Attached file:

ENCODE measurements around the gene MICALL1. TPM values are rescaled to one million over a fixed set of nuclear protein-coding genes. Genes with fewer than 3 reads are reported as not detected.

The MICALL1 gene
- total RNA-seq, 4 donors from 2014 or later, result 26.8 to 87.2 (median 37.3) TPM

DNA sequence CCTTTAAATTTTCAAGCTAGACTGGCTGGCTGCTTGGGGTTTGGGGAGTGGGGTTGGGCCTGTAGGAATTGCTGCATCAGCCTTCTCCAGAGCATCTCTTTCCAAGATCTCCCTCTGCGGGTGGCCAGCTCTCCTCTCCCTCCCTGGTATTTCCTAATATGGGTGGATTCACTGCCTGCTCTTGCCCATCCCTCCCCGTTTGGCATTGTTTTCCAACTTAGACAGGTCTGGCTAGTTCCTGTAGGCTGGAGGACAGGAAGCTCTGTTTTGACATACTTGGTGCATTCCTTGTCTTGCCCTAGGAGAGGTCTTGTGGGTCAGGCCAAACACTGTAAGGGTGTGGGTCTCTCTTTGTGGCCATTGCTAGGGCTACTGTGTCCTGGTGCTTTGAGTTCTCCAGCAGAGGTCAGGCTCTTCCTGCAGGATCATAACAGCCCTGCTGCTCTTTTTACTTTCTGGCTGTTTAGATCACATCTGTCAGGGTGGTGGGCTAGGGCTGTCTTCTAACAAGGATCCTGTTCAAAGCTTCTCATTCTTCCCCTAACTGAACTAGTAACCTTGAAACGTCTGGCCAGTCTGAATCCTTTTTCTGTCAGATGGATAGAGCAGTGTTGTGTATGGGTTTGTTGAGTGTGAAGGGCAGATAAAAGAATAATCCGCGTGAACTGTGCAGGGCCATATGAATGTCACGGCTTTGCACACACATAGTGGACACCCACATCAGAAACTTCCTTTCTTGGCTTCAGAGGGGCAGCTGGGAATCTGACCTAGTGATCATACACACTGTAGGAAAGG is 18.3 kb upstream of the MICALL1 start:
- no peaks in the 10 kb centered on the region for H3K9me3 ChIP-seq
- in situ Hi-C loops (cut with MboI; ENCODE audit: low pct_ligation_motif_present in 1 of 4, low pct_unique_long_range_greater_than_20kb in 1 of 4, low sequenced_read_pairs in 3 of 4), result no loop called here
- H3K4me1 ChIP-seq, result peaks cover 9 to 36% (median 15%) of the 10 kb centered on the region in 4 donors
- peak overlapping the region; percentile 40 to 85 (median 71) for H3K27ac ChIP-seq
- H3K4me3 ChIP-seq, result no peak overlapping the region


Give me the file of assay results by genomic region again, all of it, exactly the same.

ENCODE measurements around the gene MICALL1. TPM values are rescaled to one million over a fixed set of nuclear protein-coding genes. Genes with fewer than 3 reads are reported as not detected.

The MICALL1 gene
- total RNA-seq, 4 donors from 2014 or later, result 26.8 to 87.2 (median 37.3) TPM

DNA sequence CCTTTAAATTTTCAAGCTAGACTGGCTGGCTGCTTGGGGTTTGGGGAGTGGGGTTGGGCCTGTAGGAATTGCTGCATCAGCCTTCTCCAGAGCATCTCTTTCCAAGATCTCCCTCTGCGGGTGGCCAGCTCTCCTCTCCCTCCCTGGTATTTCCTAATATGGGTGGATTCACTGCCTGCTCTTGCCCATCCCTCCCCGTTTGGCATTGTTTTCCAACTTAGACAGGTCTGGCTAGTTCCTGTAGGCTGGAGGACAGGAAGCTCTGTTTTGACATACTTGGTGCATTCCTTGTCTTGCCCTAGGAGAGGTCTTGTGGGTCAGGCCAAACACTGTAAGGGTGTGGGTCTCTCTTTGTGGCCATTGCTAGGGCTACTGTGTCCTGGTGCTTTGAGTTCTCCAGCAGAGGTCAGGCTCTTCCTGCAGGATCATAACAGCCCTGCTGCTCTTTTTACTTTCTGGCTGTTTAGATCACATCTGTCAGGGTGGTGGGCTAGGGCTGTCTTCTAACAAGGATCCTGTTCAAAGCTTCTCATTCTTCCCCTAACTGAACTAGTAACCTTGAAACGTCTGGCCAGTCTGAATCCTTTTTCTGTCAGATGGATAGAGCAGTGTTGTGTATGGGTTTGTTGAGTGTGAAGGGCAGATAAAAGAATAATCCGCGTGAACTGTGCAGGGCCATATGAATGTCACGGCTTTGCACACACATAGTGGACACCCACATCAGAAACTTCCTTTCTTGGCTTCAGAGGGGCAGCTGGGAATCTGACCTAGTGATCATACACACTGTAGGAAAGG is 18.3 kb upstream of the MICALL1 start:
- no peaks in the 10 kb centered on the region for H3K9me3 ChIP-seq
- in situ Hi-C loops (cut with MboI; ENCODE audit: low pct_ligation_motif_present in 1 of 4, low pct_unique_long_range_greater_than_20kb in 1 of 4, low sequenced_read_pairs in 3 of 4), result no loop called here
- H3K4me1 ChIP-seq, result peaks cover 9 to 36% (median 15%) of the 10 kb centered on the region in 4 donors
- peak overlapping the region; percentile 40 to 85 (median 71) for H3K27ac ChIP-seq
- H3K4me3 ChIP-seq, result no peak overlapping the region